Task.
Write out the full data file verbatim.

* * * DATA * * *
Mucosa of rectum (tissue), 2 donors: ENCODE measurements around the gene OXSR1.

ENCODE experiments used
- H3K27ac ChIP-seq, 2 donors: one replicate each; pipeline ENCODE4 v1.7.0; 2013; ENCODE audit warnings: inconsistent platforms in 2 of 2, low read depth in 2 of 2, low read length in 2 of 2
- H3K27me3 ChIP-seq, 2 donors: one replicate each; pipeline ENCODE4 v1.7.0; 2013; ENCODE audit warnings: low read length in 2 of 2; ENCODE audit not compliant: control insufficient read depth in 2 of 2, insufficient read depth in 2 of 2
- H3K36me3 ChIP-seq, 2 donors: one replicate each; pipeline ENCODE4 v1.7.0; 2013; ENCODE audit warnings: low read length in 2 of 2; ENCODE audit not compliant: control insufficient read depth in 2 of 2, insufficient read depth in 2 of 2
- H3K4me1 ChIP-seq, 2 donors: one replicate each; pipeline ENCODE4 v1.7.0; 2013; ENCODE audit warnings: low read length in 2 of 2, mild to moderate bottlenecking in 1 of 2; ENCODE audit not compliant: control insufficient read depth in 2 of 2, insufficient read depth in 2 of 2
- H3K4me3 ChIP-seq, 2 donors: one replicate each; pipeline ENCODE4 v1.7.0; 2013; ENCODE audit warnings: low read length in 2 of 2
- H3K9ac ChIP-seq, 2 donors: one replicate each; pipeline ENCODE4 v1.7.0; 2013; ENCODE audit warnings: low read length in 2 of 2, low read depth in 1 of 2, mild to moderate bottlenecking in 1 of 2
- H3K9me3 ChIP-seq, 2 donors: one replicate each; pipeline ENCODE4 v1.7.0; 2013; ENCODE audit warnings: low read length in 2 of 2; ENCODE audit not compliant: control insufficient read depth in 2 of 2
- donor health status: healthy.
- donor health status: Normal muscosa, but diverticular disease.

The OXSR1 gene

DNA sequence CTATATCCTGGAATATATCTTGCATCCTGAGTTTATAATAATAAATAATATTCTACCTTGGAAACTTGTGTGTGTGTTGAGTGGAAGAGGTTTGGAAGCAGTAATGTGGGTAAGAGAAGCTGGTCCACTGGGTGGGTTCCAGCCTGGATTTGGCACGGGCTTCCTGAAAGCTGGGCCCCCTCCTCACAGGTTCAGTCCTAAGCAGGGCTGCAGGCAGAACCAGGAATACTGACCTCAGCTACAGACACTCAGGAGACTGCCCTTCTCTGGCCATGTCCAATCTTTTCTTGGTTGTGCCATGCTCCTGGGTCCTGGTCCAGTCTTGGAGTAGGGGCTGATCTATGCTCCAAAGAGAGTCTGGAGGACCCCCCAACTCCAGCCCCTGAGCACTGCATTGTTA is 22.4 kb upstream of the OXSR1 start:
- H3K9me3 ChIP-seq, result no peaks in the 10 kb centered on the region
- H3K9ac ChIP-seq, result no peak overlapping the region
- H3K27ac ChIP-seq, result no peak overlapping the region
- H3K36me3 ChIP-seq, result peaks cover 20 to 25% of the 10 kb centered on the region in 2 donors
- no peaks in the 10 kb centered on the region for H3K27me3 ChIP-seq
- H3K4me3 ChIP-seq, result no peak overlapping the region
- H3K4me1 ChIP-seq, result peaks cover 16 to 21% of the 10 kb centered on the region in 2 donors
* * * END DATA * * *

Mucosa of rectum (tissue), 2 donors: ENCODE measurements around the gene OXSR1.

ENCODE experiments used
- H3K27ac ChIP-seq, 2 donors: one replicate each; pipeline ENCODE4 v1.7.0; 2013; ENCODE audit warnings: inconsistent platforms in 2 of 2, low read depth in 2 of 2, low read length in 2 of 2
- H3K27me3 ChIP-seq, 2 donors: one replicate each; pipeline ENCODE4 v1.7.0; 2013; ENCODE audit warnings: low read length in 2 of 2; ENCODE audit not compliant: control insufficient read depth in 2 of 2, insufficient read depth in 2 of 2
- H3K36me3 ChIP-seq, 2 donors: one replicate each; pipeline ENCODE4 v1.7.0; 2013; ENCODE audit warnings: low read length in 2 of 2; ENCODE audit not compliant: control insufficient read depth in 2 of 2, insufficient read depth in 2 of 2
- H3K4me1 ChIP-seq, 2 donors: one replicate each; pipeline ENCODE4 v1.7.0; 2013; ENCODE audit warnings: low read length in 2 of 2, mild to moderate bottlenecking in 1 of 2; ENCODE audit not compliant: control insufficient read depth in 2 of 2, insufficient read depth in 2 of 2
- H3K4me3 ChIP-seq, 2 donors: one replicate each; pipeline ENCODE4 v1.7.0; 2013; ENCODE audit warnings: low read length in 2 of 2
- H3K9ac ChIP-seq, 2 donors: one replicate each; pipeline ENCODE4 v1.7.0; 2013; ENCODE audit warnings: low read length in 2 of 2, low read depth in 1 of 2, mild to moderate bottlenecking in 1 of 2
- H3K9me3 ChIP-seq, 2 donors: one replicate each; pipeline ENCODE4 v1.7.0; 2013; ENCODE audit warnings: low read length in 2 of 2; ENCODE audit not compliant: control insufficient read depth in 2 of 2
- donor health status: healthy.
- donor health status: Normal muscosa, but diverticular disease.

The OXSR1 gene

DNA sequence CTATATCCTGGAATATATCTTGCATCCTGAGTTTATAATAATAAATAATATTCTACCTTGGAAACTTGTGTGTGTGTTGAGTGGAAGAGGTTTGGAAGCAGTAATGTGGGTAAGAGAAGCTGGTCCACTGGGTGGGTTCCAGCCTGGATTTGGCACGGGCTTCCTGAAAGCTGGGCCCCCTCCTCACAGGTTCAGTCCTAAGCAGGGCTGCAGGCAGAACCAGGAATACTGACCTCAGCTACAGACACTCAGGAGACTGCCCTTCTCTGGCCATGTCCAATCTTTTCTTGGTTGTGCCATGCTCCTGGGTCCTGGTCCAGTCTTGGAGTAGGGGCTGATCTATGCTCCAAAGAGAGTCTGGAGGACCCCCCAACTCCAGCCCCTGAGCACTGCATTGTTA is 22.4 kb upstream of the OXSR1 start:
- H3K9me3 ChIP-seq, result no peaks in the 10 kb centered on the region
- H3K9ac ChIP-seq, result no peak overlapping the region
- H3K27ac ChIP-seq, result no peak overlapping the region
- H3K36me3 ChIP-seq, result peaks cover 20 to 25% of the 10 kb centered on the region in 2 donors
- no peaks in the 10 kb centered on the region for H3K27me3 ChIP-seq
- H3K4me3 ChIP-seq, result no peak overlapping the region
- H3K4me1 ChIP-seq, result peaks cover 16 to 21% of the 10 kb centered on the region in 2 donors